Today is pi day, 3/14. You know, pi, the irrational number, 3.141592654… We all learned the basic formulas for a circle involving pi in school:
- (circumference equals pi times diameter)
- (area = pi times the radius squared)
OK, no more formulas. I promise. With today’s computers, the value of pi has been calculated to millions of decimal places. However, not so long ago, the computations had to be made by hand, and it was a lot more difficult to determine the value of pi. The history of pi is one of progressive refinement:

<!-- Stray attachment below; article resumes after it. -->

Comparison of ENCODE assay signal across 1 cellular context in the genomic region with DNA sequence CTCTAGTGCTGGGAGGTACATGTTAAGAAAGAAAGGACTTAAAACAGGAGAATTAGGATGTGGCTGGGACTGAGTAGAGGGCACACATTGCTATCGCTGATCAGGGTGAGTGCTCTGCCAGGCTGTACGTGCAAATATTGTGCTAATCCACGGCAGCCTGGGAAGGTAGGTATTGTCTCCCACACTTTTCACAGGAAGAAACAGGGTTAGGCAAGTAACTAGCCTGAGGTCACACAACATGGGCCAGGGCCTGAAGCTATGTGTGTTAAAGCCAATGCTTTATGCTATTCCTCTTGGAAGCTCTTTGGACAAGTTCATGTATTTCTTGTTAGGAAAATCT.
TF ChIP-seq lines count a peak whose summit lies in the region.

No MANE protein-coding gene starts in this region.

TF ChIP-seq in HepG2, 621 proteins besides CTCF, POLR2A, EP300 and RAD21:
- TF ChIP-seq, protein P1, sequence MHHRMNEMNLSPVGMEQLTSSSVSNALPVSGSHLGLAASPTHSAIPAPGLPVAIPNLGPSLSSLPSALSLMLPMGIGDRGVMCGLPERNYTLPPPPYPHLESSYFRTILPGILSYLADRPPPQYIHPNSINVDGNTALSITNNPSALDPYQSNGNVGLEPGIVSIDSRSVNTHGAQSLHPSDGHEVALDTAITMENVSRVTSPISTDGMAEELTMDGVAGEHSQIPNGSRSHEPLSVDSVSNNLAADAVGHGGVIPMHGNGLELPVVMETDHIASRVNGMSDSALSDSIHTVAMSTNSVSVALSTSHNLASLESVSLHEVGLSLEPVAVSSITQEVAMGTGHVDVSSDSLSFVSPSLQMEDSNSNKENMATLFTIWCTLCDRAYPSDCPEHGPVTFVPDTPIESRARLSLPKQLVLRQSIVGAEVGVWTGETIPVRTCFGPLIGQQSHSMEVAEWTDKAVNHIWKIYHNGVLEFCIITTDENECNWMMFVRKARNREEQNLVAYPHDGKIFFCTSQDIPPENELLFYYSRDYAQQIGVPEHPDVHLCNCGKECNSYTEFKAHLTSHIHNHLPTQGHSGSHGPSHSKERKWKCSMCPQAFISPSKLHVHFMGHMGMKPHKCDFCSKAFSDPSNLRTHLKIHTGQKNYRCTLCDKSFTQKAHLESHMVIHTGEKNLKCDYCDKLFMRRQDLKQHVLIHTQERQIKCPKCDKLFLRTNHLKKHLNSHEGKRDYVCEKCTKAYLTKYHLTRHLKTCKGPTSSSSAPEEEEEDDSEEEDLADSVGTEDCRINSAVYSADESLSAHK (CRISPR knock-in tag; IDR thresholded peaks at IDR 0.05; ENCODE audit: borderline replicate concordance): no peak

- The Babylonians initially calculated pi to the not-very-precise value of 3.
- The Egyptians used a value of 22/7.
- And in the 5th century, the Chinese mathematician , Zu Chongzhi, determined pi to be 355/113. This last value was within 8.5 millionths of a percent of the now-known value of pi! Not bad for a guy with pencil and paper.
There are many websites devoted to pi, so I will not repeat all their information here. To get started with your pi learning, I would suggest www.exploratorium.edu. For even more information about pi, you can go to www.pi314.net.
Pi is not reserved for only the mathematicians. Pi has also been explored by musicians. Here is a fun, creative musical pi video:
So, how are you planning to celebrate pi day? Let me know. And me? What am I planning for my pi day celebration? I think I will have a piece of pie.